The eastern whip-poor-will (Antrostomus vociferus) is an aerial insectivore that has experienced declines across much of its range in recent decades. Reductions of insect populations and the habitat degradation are hypothesized to be contributing to their rangewide decline. Despite being widespread during the breeding season, relatively little is known about factors influencing the distribution, abundance, and reproductive success of this species. To help fill this knowledge gap and provide information useful to conservation and management efforts, we set out to study determinants of distribution, habitat use, nest success, and diet of whip-poor-wills. In 2019, we performed nocturnal surveys to assess occupancy and abundance of whip-poor-wills across a broad range of wooded habitats in Illinois. Additionally, we radiotracked individuals and monitored nests at a subset of sites to examine finer-scale habitat use and evaluate nest success. Finally, we also deployed insect traps at sampled sites and collected fecal samples from captured individuals for DNA metabarcoding analysis to determine diet composition. We detected whip-poor-wills at 13 of 24 sampled sites, captured 53 individuals, of which 27 were radiotracked, and monitored 13 nests during our 2019 field season.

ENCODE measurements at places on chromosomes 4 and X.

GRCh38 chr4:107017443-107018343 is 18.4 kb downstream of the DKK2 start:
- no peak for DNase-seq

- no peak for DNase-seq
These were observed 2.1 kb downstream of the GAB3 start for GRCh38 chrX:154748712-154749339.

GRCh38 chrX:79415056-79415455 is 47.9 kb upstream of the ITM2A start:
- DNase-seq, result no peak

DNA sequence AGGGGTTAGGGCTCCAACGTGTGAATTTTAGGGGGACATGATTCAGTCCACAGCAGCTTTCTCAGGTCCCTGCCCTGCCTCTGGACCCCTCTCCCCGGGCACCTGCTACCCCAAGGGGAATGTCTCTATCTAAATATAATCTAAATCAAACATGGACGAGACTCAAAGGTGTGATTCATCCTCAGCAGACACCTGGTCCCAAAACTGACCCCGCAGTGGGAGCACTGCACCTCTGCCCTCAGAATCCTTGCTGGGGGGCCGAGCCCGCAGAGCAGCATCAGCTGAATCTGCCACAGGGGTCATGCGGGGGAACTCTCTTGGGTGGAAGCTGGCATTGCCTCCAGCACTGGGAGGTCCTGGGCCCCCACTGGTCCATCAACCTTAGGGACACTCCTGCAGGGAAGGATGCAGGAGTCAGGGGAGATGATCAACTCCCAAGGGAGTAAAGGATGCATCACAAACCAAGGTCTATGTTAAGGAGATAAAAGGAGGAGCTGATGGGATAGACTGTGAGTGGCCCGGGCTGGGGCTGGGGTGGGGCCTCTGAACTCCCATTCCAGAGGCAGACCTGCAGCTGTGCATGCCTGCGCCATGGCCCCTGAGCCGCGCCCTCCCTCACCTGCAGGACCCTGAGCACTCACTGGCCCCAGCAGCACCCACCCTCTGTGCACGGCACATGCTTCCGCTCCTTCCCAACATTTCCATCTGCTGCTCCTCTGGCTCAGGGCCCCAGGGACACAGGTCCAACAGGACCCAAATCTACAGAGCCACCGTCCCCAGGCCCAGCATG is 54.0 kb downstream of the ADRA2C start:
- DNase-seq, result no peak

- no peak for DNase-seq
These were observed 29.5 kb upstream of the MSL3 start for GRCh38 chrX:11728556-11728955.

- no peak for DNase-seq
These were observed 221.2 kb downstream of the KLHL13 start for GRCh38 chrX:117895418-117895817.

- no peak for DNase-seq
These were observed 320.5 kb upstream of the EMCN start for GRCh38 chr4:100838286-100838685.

|Original language||English (US)|
|Title of host publication||Midwest Fish and Wildlife Conference 2020|
|State||Published - 2020|